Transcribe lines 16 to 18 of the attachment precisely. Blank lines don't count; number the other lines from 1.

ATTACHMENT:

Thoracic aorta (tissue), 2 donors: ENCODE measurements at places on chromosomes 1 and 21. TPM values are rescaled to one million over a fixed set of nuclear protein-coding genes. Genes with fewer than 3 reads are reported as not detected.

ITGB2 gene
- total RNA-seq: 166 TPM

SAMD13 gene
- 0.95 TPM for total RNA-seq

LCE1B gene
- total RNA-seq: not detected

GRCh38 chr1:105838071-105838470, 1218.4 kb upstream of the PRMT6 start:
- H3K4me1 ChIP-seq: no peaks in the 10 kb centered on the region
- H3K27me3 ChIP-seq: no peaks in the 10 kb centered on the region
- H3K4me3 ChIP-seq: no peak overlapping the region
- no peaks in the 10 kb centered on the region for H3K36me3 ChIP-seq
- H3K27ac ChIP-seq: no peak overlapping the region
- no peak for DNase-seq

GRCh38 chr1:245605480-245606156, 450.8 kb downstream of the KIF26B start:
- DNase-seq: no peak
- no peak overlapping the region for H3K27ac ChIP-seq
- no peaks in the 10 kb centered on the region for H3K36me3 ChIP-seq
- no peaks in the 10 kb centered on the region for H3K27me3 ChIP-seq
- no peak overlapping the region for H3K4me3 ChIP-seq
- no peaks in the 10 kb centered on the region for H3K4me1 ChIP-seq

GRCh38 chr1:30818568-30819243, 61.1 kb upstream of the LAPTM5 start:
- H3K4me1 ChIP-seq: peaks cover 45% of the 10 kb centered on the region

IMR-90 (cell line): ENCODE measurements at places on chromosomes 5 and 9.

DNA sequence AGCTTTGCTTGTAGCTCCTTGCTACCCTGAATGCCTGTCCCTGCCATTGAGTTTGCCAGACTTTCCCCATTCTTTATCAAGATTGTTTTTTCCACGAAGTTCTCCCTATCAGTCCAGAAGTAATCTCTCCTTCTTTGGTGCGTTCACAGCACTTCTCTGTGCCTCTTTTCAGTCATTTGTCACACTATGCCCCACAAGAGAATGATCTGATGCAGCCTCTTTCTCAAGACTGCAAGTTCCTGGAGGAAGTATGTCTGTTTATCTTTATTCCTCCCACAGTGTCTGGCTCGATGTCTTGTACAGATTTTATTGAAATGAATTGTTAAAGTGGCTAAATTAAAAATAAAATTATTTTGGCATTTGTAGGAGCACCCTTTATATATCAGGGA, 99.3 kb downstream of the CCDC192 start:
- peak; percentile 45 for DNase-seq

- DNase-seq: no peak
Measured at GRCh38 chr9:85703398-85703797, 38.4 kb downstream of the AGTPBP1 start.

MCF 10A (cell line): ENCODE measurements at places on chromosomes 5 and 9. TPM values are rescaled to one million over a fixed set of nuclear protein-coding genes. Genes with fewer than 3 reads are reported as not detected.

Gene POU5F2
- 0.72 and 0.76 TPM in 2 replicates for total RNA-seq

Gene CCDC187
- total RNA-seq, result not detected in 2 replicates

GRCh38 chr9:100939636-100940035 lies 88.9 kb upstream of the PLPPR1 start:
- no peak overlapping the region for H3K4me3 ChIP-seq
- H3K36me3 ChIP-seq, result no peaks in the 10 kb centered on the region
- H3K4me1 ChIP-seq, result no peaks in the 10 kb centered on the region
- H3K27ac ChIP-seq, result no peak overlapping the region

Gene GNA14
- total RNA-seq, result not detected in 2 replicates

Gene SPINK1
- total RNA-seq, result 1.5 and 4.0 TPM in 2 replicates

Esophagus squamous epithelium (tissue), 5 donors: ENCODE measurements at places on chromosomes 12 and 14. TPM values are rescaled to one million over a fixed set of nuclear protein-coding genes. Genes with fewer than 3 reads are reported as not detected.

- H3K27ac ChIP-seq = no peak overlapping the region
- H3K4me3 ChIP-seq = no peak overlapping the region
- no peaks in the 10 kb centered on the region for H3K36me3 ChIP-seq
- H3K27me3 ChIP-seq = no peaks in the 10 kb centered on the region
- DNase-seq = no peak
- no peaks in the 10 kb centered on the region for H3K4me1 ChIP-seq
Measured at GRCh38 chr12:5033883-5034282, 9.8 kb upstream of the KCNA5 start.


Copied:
- DNase-seq: no peak
- no peak overlapping the region for H3K27ac ChIP-seq
- no peaks in the 10 kb centered on the region for H3K36me3 ChIP-seq